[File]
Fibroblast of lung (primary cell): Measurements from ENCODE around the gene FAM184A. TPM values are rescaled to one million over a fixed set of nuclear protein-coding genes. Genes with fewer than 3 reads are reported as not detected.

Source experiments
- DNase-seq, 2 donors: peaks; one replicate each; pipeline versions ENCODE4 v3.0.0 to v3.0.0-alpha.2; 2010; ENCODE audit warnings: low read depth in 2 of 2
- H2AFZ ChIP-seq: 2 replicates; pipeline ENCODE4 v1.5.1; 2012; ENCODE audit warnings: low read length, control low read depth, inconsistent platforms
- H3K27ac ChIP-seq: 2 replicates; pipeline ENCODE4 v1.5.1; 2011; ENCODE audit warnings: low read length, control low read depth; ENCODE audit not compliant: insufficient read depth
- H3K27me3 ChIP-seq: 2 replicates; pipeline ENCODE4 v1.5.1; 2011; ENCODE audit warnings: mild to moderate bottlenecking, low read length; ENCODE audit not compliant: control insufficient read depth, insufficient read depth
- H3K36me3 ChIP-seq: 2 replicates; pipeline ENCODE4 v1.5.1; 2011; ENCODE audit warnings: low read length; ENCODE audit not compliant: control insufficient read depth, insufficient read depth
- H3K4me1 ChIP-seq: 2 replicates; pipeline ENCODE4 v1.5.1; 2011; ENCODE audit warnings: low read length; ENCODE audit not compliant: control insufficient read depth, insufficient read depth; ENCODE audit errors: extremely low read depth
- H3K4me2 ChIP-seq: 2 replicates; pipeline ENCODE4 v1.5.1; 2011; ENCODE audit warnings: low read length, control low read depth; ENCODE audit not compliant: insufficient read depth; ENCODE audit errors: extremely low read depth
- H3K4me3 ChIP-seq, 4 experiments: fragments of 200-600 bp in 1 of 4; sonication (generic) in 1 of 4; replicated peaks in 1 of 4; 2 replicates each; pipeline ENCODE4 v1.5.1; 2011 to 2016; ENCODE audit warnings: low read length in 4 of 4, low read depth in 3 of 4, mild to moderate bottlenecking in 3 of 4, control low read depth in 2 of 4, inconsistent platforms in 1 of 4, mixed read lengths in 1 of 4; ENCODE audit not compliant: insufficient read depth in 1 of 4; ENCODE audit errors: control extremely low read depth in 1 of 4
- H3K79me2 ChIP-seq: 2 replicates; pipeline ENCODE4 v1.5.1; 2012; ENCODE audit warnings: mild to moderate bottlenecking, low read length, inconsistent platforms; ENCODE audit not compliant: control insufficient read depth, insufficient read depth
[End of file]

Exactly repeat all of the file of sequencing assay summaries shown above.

Fibroblast of lung (primary cell): Measurements from ENCODE around the gene FAM184A. TPM values are rescaled to one million over a fixed set of nuclear protein-coding genes. Genes with fewer than 3 reads are reported as not detected.

Source experiments
- DNase-seq, 2 donors: peaks; one replicate each; pipeline versions ENCODE4 v3.0.0 to v3.0.0-alpha.2; 2010; ENCODE audit warnings: low read depth in 2 of 2
- H2AFZ ChIP-seq: 2 replicates; pipeline ENCODE4 v1.5.1; 2012; ENCODE audit warnings: low read length, control low read depth, inconsistent platforms
- H3K27ac ChIP-seq: 2 replicates; pipeline ENCODE4 v1.5.1; 2011; ENCODE audit warnings: low read length, control low read depth; ENCODE audit not compliant: insufficient read depth
- H3K27me3 ChIP-seq: 2 replicates; pipeline ENCODE4 v1.5.1; 2011; ENCODE audit warnings: mild to moderate bottlenecking, low read length; ENCODE audit not compliant: control insufficient read depth, insufficient read depth
- H3K36me3 ChIP-seq: 2 replicates; pipeline ENCODE4 v1.5.1; 2011; ENCODE audit warnings: low read length; ENCODE audit not compliant: control insufficient read depth, insufficient read depth
- H3K4me1 ChIP-seq: 2 replicates; pipeline ENCODE4 v1.5.1; 2011; ENCODE audit warnings: low read length; ENCODE audit not compliant: control insufficient read depth, insufficient read depth; ENCODE audit errors: extremely low read depth
- H3K4me2 ChIP-seq: 2 replicates; pipeline ENCODE4 v1.5.1; 2011; ENCODE audit warnings: low read length, control low read depth; ENCODE audit not compliant: insufficient read depth; ENCODE audit errors: extremely low read depth
- H3K4me3 ChIP-seq, 4 experiments: fragments of 200-600 bp in 1 of 4; sonication (generic) in 1 of 4; replicated peaks in 1 of 4; 2 replicates each; pipeline ENCODE4 v1.5.1; 2011 to 2016; ENCODE audit warnings: low read length in 4 of 4, low read depth in 3 of 4, mild to moderate bottlenecking in 3 of 4, control low read depth in 2 of 4, inconsistent platforms in 1 of 4, mixed read lengths in 1 of 4; ENCODE audit not compliant: insufficient read depth in 1 of 4; ENCODE audit errors: control extremely low read depth in 1 of 4
- H3K79me2 ChIP-seq: 2 replicates; pipeline ENCODE4 v1.5.1; 2012; ENCODE audit warnings: mild to moderate bottlenecking, low read length, inconsistent platforms; ENCODE audit not compliant: control insufficient read depth, insufficient read depth